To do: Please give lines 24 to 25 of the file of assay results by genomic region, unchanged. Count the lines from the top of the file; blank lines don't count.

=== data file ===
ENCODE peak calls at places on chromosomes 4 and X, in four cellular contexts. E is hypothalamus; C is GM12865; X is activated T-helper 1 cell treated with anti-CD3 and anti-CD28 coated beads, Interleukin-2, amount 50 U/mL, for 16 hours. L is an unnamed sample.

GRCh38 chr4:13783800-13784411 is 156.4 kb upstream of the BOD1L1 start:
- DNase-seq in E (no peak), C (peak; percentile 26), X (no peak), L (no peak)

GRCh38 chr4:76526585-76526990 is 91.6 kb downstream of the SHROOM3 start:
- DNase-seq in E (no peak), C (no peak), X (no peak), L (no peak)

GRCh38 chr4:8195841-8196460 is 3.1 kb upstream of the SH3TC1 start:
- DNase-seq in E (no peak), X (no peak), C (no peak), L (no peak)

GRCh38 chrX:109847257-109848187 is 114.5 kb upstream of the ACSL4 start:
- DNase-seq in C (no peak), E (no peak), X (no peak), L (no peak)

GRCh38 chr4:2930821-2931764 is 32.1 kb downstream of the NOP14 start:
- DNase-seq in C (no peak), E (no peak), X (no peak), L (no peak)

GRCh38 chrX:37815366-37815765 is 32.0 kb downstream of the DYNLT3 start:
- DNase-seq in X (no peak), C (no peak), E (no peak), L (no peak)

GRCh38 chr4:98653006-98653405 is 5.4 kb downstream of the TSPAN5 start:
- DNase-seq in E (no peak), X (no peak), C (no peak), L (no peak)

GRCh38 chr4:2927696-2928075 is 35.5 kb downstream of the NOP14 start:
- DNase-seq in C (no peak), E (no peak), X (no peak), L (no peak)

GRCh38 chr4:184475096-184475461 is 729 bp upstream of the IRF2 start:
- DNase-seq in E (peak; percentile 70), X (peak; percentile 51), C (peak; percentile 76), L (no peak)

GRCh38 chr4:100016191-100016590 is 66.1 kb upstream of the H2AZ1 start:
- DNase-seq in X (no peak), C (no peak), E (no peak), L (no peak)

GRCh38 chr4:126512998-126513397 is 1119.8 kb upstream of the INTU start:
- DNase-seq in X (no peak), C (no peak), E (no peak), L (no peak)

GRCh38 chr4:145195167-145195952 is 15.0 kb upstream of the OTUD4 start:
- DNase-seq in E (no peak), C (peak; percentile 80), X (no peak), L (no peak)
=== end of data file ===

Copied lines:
GRCh38 chr4:145195167-145195952 is 15.0 kb upstream of the OTUD4 start:
- DNase-seq in E (no peak), C (peak; percentile 80), X (no peak), L (no peak)